As homebuilders continue to work through the COVID-19 outbreak, some fear the virus could snuff out demand for new houses next year – if it hasn’t already.
Although some builders are heading into the summer construction season with a backlog of work, others say the effects of the coronavirus pandemic could delay construction by months and wipe their peak building months off the calendar.
To be sure, the decline isn’t being felt in all corners of the industry yet.
Martin Kirchner, who owns La Crosse-based Kirchner Custom Builders with his brother Anthony, said COVID-19 hasn’t upended his 2020 building season, which is booked solid. The company primarily builds custom homes worth $750,000 or more for wealthy clients.
But if demand drops off and clients stop signing contracts for next year, his company may need to take any job it can find – from small commercial projects to remodeling jobs.
“People are still going to need decks repaired,” Kirchner said. “In great times, we don’t take those jobs. If we’ve got to do that in order to keep the doors open, so be it.”
Across the state line in Minnesota, Todd Polifka, of Custom One Homes, wonders if the housing industry has already lost this year.
“This is one of the worst possible times for us,” said Polifka, as he surveyed a house he is building in Inver Grove Heights, a suburb of Saint Paul.
Because of social-distancing rules, builders like Polifka are having a hard time using open houses to sell homes. They also can’t easily get supplies ranging from lumber to doorknobs and kitchen sinks.
Staggering work shifts
Although the construction industry continues to work during the pandemic in Wisconsin and Minnesota, builders are taking precautions to prevent the spread of the virus.
Brian McKee, president of Madison-based Midwest Homes, Inc., said supervisors are using a laser thermometer to take the temperature of workers before they enter a jobsite. Crews are also following social-distancing requirements, sanitizing their hands often and wearing protective gear.
So far, none of his 30 employees have fallen ill with the virus. Neither have his subcontractors or suppliers.
“It’s been fortunate that construction has been an essential business,” McKee said.
On a job site recently, Polifka of Custom One had just two workers framing roof trusses. Other workers, though, were told not to come.
To maintain social distancing, Polifka staggers work shifts. Instead of having carpenters, plumbers and electricians all in a house at once, he’ll have the come one crew at a time.
The harm wrought by the virus, Polifka said, will last long after the pandemic has passed.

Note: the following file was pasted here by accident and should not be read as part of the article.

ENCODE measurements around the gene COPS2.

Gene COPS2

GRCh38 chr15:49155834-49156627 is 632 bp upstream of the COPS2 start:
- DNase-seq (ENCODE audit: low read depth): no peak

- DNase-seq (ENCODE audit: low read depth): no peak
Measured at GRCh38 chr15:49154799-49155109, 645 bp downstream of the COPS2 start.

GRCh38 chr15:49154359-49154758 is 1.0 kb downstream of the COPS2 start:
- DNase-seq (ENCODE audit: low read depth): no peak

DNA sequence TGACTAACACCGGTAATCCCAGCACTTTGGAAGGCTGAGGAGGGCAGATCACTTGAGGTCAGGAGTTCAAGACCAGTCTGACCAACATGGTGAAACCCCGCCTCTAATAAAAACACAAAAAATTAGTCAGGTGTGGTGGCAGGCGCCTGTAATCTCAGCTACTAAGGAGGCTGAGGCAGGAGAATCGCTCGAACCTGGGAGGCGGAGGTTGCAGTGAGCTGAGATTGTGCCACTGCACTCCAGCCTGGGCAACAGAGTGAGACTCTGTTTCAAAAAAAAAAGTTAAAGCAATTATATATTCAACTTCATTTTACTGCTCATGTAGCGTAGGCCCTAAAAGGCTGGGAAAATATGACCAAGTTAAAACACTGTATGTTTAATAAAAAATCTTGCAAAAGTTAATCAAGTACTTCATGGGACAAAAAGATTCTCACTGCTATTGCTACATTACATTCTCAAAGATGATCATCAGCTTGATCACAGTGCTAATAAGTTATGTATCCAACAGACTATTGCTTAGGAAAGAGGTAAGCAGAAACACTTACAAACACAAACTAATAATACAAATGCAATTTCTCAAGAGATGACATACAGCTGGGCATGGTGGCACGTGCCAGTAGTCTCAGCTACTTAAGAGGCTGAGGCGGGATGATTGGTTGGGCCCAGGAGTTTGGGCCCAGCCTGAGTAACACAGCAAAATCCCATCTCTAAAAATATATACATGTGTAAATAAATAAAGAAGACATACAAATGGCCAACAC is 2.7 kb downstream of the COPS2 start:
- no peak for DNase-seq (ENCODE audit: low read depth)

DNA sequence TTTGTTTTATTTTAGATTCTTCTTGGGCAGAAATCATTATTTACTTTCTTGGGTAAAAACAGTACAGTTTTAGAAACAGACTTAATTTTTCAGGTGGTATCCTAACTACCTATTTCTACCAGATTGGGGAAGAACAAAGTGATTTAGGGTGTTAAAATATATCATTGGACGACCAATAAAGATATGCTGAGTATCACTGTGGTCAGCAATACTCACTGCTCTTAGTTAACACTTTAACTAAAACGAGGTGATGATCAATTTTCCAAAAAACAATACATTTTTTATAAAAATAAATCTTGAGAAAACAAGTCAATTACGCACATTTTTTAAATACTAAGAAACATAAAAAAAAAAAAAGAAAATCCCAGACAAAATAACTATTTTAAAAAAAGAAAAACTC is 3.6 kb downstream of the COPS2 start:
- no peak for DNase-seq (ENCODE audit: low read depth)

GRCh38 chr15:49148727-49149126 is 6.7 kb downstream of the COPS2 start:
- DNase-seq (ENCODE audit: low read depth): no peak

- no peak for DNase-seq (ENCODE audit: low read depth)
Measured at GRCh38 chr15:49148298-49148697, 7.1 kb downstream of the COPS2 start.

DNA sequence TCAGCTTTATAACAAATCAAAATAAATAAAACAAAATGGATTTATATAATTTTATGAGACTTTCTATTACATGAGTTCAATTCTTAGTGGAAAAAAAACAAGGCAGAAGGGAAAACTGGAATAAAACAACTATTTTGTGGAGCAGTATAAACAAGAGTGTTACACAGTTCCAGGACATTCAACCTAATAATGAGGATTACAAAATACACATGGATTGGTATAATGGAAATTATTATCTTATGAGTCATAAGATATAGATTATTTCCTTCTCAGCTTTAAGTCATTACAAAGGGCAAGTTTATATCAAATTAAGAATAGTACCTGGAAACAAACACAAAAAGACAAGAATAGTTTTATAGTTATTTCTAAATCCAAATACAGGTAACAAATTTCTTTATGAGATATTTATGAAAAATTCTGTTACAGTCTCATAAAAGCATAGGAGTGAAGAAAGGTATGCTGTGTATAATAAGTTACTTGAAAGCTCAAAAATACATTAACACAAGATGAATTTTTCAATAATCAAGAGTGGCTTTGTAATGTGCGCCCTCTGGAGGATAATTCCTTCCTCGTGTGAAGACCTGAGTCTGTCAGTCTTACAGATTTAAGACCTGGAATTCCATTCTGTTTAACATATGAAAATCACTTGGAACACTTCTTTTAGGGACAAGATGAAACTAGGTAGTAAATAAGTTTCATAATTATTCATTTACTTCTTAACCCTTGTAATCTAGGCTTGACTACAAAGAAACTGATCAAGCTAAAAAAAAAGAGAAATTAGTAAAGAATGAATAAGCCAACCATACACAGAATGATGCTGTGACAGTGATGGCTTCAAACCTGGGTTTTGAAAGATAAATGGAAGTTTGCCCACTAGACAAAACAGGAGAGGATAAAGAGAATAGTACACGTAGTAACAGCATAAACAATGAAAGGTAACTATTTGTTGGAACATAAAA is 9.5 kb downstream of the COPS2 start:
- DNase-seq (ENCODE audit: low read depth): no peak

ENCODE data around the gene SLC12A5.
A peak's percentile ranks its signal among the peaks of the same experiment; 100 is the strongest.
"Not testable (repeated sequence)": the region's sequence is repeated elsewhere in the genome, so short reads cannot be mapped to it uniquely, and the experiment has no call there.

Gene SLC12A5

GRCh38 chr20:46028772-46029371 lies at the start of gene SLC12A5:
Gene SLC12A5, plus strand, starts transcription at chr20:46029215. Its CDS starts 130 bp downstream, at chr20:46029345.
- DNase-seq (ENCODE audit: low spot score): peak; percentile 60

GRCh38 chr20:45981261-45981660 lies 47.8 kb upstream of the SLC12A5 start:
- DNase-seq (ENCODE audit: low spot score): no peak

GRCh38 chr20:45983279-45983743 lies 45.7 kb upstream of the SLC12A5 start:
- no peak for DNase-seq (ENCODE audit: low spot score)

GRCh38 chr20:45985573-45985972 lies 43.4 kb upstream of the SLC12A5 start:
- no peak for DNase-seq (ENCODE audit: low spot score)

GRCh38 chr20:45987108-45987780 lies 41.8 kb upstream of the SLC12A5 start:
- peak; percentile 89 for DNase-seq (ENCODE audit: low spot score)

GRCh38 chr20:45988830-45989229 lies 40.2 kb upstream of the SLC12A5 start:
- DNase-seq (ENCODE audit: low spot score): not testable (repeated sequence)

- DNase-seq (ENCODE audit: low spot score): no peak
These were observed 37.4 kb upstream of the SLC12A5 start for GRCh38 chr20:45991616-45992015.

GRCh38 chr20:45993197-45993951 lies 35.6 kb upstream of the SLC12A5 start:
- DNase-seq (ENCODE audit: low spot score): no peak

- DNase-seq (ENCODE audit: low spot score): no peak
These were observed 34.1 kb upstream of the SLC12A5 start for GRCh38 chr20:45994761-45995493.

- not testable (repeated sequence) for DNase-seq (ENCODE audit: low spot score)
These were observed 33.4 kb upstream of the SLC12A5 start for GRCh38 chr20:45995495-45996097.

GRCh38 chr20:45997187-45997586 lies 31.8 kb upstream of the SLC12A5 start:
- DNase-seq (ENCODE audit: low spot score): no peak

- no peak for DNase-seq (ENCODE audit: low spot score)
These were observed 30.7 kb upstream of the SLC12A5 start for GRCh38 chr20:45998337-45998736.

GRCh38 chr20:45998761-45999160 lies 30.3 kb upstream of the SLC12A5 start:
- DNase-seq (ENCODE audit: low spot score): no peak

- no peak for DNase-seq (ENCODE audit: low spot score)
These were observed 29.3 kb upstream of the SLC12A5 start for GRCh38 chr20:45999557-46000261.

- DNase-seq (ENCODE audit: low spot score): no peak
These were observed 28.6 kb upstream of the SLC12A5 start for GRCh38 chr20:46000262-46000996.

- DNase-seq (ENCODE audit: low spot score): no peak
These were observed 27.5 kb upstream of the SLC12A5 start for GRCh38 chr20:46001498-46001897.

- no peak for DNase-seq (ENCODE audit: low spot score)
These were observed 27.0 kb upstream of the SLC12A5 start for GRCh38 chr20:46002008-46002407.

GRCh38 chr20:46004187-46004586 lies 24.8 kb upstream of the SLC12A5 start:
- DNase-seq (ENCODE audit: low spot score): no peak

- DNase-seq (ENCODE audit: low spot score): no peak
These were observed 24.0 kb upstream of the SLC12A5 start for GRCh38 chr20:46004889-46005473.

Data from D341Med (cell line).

That’s because homebuilding is slow work — it can take as long as 18 months to put up a new house and sell it.
Brad Boycks, executive director of the Wisconsin Builders Association, said although many homebuilders in the state will have a backlog of work to rely on this year, demand may dry up by 2021.
“I think by and large a majority of our members had a list of things that they were able to work through with the safer at home order,” he said.
Boycks is hopeful the virus will pass soon, and demand for new construction will rebound.
For Krichner Custom Builders, in La Crosse, there are some early signs that demand for new homes could suffer from a prolonged shutdown. One of Kirchner’s clients, a doctor, took a 30% pay cut recently and pushed construction of a home he’d hired Kirchner from this spring to the fall.
“That’s what I’m afraid 2021 is going to look like,” Kirchner said. “For my customers, if the economy is terrible and the market’s in the tank, the only people who are going to be building these kinds of homes are the independently wealthy.”
Other builders may be feeling a downturn more abruptly
“It could be a lost year, at least for some of us,” said Howie Zetah, president of the Builders Association of Minnesota.
He said that as the stock market sinks and unemployment soars, even customers who can afford new homes will get jumpy.
“I had two homes, all ready to start, and they decided to wait,” said Zetah, owner of Zetah Construction in Bemidji.
He predicted a drop of 15% to 25% in 2020.
A rebound, but when?
McKee, of Midwest Homes, said he had two projects delayed this spring. But three or four other new projects could make up for those delays.
“It’s three pretty solid leads, that’s kind of tracking on with what we’ve seen this time of year,” McKee said. “It has been a nice surprise that we’ve seen the interest.”
McKee acknowledged that the Madison housing market is likely to be more stable than elsewhere in the Midwest. The University of Wisconsin-Madison, large hospitals and state employees make the fast-growing city more recession-proof than many places.
“We don’t see the big highs and we don’t see the big lows,” he said.
Meanwhile, Tom Wiener, owner of Twin Cities-based Cardinal Homebuilders, Cardinal Realty and Cardinal Remodeling, said his new homes are now going to be delayed by up to five months.
Wiener is cutting back from the 20 homes he was planning on this year to 15. His real estate business is down by the same amount, about 25%. Remodeling, though, is steady, he said.
He predicted that the industry would rebound, if interest rates stay low. But he wouldn’t guess when.
Housing First’s Siegel also sees the possibility of a bounce-back — under the right conditions.
He wants cities to ease zoning restrictions to allow more affordable construction.
“Let’s relax some of these city ordinances, the 90-foot lots and three-car garages,” he said. “Let builders build what buyers want.”
When will that happen? In time to save 2020?
“My gut tells me we are going to come out of this relatively soon and be pretty healthy,” he said. “But I have been wrong before.”